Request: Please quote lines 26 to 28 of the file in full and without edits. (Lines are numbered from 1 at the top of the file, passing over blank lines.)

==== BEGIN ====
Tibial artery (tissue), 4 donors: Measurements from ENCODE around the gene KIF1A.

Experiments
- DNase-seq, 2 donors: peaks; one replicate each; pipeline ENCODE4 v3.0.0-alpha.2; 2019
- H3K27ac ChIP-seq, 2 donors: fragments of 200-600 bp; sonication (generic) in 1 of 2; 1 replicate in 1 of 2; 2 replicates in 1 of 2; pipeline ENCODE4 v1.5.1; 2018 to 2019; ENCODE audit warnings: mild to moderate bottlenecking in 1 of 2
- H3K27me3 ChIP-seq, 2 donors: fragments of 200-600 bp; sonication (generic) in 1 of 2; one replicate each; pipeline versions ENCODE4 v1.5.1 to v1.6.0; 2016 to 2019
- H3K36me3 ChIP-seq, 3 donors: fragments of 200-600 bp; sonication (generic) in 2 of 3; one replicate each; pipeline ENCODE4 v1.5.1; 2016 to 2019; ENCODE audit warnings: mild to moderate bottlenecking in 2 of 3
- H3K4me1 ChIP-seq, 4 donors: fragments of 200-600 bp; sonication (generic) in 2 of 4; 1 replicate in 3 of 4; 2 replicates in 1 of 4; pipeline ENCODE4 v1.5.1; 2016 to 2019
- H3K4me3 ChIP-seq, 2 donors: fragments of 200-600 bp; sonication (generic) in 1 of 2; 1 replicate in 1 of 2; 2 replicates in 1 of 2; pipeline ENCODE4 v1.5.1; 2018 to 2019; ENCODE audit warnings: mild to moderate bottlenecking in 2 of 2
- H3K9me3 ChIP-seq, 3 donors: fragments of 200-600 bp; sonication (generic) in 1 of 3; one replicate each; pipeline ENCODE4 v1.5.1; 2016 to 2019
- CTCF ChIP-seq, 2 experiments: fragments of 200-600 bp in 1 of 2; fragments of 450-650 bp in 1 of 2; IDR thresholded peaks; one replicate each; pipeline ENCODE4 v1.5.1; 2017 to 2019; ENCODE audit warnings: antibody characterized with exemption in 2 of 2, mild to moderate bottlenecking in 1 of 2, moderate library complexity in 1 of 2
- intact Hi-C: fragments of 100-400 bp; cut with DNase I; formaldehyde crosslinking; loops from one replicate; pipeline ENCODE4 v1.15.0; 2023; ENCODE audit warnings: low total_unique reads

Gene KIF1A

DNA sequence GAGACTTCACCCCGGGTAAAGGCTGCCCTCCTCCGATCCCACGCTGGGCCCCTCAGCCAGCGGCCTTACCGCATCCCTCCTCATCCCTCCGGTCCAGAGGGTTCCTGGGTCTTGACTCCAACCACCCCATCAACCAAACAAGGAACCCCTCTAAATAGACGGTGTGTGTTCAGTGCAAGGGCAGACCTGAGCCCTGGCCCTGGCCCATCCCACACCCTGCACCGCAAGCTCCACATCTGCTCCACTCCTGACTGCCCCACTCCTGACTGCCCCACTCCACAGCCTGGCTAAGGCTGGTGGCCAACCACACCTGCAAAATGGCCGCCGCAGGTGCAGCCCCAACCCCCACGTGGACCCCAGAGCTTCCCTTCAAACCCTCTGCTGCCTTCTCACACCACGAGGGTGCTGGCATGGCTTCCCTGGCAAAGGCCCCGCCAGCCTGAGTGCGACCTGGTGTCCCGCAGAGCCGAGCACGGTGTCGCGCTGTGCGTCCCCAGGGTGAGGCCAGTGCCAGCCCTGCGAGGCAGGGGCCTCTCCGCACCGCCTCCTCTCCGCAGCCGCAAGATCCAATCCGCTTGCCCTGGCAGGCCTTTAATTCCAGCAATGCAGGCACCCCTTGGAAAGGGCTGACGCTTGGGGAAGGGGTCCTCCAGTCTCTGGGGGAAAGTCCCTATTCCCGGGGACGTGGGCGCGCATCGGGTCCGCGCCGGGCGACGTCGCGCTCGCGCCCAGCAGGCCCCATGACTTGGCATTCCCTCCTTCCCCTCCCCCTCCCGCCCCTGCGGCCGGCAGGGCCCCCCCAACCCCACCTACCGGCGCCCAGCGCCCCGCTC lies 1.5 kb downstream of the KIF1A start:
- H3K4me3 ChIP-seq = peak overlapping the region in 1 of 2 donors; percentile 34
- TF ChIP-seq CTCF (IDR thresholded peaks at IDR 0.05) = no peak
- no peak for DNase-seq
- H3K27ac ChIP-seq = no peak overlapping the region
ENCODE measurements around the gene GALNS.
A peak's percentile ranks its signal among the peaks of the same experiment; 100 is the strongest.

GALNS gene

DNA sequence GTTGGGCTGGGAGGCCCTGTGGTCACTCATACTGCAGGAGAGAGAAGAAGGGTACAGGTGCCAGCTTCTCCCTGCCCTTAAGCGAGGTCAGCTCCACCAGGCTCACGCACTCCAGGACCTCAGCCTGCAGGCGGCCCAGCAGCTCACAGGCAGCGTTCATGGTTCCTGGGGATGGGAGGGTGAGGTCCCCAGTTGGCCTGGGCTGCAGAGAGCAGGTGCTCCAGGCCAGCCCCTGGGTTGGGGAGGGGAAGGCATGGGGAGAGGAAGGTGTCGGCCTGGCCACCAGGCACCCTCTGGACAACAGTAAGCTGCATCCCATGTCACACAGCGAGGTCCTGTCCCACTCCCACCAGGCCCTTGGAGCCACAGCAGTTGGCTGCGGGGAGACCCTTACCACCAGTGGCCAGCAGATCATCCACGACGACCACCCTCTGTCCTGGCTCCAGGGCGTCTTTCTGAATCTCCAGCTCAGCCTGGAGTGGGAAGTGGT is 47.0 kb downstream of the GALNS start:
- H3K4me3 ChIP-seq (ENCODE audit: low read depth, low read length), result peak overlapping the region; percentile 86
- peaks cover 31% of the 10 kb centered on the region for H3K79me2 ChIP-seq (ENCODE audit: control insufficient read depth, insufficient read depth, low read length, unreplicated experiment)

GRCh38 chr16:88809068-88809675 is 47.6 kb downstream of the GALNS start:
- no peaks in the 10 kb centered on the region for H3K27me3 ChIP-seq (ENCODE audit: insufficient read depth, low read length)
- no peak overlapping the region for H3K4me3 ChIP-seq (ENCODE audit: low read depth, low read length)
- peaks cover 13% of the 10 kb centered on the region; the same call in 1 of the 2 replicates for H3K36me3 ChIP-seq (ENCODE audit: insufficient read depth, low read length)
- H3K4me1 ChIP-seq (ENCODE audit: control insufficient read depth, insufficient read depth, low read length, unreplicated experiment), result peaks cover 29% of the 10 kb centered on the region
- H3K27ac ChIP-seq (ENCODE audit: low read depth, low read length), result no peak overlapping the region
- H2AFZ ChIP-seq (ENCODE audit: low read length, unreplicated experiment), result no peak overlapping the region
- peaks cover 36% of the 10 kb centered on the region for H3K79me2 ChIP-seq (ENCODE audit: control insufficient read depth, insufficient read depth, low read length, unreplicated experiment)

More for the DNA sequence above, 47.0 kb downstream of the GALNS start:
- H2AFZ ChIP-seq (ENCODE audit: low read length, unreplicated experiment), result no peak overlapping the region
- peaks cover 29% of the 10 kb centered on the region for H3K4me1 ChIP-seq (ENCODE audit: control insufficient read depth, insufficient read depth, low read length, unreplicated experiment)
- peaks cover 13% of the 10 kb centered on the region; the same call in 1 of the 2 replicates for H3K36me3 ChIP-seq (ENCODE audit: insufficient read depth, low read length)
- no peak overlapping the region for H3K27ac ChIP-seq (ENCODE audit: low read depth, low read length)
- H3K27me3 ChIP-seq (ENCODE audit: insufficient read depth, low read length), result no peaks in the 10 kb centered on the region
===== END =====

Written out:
- no peak overlapping the region for H3K4me3 ChIP-seq (ENCODE audit: low read depth, low read length)
- peaks cover 13% of the 10 kb centered on the region; the same call in 1 of the 2 replicates for H3K36me3 ChIP-seq (ENCODE audit: insufficient read depth, low read length)
- H3K4me1 ChIP-seq (ENCODE audit: control insufficient read depth, insufficient read depth, low read length, unreplicated experiment), result peaks cover 29% of the 10 kb centered on the region